Pregnant women who contract SARS-CoV-2, the strain of the virus that causes COVID-19, are at greater risk of dying and experiencing serious complications compared to nonpregnant women who contract the disease, according to a recent report by the Centers for Disease Control and Prevention (CDC).
Now, in a new study, researchers unveil findings that suggest that pregnant women who become severely or critically ill due to COVID-19 are at greater risk of dying and experiencing serious pregnancy complications compared to pregnant women who have COVID-19 but were asymptomatic, or without symptoms. In contrast, pregnant women with mild or moderate illness were not at higher risk of pregnancy complications than those without symptoms. The study was funded by the Eunice Kennedy Shriver National Institute of Child Health and Human Development.
The study examined medical records of 1,219 pregnant women from 33 hospitals in 14 states from March 1, 2020 to July 31, 2020. All patients tested positive for COVID-19; 47 percent were asymptomatic, 27 percent were mild, 14 percent were moderate, 8 percent were severe, and 4 percent were critical.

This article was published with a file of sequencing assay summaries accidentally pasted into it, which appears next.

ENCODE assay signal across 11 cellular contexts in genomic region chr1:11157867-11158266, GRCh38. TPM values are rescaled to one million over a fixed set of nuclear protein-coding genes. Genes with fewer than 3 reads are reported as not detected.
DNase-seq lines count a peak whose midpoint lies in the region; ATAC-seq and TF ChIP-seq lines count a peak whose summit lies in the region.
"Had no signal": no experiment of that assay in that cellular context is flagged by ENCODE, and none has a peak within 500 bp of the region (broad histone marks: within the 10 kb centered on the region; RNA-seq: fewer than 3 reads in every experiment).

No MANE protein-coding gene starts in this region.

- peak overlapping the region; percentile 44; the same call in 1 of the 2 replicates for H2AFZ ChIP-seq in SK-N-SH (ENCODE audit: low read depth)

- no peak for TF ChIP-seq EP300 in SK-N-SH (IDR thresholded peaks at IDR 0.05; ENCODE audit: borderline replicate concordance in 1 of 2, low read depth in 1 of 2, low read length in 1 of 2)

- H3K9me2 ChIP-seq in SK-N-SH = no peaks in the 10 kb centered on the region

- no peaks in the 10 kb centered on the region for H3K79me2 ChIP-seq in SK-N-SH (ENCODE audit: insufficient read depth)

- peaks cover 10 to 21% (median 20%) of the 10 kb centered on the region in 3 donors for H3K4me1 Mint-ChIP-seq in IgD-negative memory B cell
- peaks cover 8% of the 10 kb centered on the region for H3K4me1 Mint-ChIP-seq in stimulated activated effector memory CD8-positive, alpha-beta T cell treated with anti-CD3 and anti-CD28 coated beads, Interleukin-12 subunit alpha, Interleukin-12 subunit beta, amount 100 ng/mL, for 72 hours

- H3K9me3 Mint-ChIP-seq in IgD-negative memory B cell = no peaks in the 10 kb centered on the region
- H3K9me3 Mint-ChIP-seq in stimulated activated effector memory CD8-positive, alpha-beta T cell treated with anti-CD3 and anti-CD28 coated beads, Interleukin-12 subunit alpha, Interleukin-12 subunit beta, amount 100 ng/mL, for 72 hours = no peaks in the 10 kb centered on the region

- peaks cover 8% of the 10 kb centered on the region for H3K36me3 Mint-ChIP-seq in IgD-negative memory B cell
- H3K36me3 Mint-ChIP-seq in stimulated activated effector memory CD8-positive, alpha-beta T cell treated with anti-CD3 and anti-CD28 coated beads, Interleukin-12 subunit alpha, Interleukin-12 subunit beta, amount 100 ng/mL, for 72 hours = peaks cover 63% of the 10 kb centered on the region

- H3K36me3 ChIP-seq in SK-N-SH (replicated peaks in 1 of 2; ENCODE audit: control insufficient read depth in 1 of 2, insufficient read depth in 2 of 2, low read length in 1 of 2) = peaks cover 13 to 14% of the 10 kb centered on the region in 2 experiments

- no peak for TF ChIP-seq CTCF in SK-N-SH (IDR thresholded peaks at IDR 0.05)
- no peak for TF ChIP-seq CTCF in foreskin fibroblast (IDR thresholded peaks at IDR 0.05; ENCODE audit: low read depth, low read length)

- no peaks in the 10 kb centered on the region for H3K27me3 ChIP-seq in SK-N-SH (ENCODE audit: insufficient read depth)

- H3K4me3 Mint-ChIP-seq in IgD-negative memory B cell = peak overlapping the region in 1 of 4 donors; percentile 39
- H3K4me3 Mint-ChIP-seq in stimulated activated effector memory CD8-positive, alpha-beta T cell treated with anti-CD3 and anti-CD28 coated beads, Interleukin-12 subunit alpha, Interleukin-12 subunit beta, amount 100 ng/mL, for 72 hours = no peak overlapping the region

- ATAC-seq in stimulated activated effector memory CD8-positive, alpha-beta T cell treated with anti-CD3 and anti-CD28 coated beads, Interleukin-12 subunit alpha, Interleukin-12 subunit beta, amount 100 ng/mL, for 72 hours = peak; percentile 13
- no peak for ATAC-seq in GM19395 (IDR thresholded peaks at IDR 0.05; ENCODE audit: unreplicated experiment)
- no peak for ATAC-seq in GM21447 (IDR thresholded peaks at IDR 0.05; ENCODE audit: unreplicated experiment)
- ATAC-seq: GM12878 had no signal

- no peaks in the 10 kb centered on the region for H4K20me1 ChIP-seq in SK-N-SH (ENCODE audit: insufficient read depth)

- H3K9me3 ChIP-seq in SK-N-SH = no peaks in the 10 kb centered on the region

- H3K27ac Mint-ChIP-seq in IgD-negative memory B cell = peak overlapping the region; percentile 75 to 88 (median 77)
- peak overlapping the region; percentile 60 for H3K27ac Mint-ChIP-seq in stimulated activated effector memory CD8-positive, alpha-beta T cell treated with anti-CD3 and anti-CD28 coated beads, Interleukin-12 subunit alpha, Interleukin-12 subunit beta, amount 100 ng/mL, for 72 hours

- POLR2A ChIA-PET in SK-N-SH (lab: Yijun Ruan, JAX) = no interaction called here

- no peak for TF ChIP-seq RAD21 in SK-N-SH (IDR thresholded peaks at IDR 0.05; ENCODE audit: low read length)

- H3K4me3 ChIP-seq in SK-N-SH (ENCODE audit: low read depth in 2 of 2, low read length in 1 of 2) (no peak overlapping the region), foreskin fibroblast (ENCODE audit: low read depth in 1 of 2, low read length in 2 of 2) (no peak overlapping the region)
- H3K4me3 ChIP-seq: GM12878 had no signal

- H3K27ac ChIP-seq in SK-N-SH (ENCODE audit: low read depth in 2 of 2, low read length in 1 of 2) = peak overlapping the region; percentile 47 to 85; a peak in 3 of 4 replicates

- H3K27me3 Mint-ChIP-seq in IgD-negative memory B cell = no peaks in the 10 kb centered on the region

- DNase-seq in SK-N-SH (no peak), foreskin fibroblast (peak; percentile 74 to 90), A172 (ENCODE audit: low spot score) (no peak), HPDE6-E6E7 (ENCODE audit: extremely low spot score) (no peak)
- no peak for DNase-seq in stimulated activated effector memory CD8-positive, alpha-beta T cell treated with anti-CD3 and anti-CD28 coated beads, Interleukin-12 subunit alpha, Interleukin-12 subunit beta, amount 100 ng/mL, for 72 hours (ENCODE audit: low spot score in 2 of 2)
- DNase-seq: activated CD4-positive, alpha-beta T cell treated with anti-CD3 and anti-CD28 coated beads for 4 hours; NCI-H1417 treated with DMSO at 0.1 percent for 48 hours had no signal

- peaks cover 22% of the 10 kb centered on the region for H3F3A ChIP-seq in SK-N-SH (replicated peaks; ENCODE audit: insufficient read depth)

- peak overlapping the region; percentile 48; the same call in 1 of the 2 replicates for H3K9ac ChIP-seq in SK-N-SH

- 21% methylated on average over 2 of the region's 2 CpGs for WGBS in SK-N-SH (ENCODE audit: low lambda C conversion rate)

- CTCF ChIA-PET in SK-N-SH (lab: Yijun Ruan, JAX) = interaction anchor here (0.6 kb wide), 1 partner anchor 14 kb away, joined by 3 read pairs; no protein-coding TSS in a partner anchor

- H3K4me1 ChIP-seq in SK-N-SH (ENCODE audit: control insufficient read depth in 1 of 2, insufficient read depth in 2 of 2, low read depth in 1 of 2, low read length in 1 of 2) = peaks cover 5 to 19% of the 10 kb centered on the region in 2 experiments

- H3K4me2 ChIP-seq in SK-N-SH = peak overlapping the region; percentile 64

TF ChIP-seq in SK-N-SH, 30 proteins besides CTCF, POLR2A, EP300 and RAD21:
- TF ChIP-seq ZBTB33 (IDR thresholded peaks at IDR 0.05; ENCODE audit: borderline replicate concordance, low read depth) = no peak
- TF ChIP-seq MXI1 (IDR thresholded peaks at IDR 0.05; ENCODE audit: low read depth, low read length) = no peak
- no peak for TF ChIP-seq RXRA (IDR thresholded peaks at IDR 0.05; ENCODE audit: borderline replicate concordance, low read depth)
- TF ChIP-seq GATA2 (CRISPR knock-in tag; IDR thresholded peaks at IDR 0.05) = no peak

Findings showed that pregnant women who become severely or critically ill due to COVID-19 were older, had a higher body mass index, and were more likely to have underlying medical conditions, such as asthma/chronic obstructive pulmonary disease (COPD), diabetes, and high blood pressure. These women were more likely to die or have serious complications, such as cesarean delivery; heavy bleeding after giving birth, known as postpartum hemorrhage; high blood pressure during pregnancy; and preterm birth. High blood pressure and preterm birth also have the potential to cause long-term health problems in women or their infants.
A total of four women (0.3%) died due to COVID-19, a figure that is higher than the death rate for pregnant women without COVID-19. The death rate for pregnant women without COVID-19 is 17.4 deaths per 100,000 live births, according to the latest data from the CDC.
“Our research shows that serious pregnancy complications appear to occur in women who have severe or critical cases of COVID and not those who have mild or moderate cases,” said the study’s lead author, Torri D. Metz, a maternal-fetal medicine subspecialist and associate professor at the University of Utah Health.
“This information helps us to counsel our patients more effectively. For pregnant women who have contracted a mild or moderate case of COVID-19, these findings can help to alleviate their fears that they are at an increased risk of having serious pregnancy complications due to the disease.”
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